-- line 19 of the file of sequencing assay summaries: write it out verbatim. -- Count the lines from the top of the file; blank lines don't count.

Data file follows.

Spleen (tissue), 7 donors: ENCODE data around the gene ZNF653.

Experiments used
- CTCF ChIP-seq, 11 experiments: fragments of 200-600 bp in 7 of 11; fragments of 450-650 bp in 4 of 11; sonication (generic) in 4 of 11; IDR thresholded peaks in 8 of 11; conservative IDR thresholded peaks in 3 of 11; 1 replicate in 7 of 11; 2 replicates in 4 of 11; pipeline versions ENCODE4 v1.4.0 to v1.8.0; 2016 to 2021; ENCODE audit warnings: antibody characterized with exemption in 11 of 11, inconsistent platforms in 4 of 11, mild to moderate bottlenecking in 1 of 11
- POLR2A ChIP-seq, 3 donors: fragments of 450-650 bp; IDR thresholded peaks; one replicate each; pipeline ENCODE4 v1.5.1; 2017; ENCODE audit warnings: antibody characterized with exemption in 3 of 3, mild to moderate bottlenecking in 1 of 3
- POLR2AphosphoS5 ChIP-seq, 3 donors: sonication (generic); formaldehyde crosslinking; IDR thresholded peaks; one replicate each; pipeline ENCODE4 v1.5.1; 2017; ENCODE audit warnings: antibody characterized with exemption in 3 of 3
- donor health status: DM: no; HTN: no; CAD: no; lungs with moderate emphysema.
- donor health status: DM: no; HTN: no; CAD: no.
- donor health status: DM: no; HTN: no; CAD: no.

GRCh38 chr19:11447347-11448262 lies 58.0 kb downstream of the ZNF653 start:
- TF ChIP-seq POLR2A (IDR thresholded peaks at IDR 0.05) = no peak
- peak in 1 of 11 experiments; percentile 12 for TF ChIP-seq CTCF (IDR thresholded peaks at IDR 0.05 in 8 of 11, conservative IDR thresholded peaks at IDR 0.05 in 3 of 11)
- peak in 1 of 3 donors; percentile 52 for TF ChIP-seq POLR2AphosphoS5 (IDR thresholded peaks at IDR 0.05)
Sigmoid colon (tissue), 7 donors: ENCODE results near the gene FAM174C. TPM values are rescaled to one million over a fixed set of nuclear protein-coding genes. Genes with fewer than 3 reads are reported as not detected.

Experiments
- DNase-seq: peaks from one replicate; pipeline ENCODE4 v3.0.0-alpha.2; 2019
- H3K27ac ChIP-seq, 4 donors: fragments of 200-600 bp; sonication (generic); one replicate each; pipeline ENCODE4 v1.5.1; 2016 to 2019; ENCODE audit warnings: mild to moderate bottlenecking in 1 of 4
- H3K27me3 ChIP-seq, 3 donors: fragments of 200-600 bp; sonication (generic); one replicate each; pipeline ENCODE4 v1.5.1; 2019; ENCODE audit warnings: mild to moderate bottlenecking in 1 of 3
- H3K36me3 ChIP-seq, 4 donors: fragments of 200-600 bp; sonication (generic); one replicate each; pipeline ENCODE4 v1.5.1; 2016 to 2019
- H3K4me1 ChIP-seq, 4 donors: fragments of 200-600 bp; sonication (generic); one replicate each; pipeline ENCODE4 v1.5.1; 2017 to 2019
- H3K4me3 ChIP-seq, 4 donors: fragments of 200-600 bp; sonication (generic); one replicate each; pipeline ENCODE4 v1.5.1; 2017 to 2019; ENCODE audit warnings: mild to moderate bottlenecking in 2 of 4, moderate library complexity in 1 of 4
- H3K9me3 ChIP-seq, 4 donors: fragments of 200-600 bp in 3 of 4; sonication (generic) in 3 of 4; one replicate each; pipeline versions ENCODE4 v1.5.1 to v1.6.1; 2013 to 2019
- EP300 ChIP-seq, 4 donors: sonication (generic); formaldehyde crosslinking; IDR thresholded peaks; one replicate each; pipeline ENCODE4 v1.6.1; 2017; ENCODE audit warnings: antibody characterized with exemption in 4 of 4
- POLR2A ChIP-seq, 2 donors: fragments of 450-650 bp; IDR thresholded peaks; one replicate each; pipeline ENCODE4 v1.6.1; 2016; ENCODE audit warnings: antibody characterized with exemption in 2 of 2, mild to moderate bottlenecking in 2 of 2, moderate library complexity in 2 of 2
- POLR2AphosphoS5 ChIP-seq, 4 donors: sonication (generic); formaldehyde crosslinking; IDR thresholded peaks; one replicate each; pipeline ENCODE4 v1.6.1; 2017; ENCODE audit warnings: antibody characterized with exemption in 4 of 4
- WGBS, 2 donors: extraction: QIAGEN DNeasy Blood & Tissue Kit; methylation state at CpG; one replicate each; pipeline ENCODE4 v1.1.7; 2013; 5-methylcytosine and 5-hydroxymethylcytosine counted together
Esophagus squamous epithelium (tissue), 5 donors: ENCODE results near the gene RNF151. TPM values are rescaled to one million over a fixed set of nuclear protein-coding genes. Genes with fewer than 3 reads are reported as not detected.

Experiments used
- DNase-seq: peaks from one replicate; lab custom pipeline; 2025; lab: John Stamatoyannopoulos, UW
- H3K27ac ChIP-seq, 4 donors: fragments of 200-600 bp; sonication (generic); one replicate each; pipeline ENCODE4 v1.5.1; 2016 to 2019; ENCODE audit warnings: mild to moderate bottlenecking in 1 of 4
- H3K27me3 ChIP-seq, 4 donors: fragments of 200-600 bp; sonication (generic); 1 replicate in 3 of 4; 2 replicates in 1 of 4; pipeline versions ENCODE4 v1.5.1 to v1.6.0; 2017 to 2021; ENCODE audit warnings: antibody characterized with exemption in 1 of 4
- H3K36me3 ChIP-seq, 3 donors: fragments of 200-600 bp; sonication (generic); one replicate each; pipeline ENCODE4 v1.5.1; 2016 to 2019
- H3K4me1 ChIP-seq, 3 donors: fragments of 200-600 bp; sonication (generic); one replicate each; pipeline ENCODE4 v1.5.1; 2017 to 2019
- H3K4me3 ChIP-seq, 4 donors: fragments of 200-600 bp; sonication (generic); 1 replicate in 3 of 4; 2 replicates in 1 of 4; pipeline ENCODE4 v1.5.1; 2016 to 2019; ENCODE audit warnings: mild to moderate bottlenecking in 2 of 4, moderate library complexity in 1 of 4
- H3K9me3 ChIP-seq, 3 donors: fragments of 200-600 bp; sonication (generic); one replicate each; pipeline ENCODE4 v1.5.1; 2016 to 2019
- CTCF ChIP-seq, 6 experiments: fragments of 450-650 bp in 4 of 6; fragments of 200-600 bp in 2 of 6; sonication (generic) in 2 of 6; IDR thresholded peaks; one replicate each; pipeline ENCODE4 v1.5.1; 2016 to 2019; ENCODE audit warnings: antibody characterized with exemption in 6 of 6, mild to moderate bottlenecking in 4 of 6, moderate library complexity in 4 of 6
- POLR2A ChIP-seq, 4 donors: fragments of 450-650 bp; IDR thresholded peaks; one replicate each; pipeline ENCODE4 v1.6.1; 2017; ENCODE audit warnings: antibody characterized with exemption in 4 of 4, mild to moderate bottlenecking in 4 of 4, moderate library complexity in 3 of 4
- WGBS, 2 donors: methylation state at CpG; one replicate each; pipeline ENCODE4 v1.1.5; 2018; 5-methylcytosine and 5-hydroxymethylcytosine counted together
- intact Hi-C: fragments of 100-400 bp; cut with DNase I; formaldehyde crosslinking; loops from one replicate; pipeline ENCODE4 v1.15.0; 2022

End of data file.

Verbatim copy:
- H3K4me1 ChIP-seq, 4 donors: fragments of 200-600 bp; sonication (generic); one replicate each; pipeline ENCODE4 v1.5.1; 2017 to 2019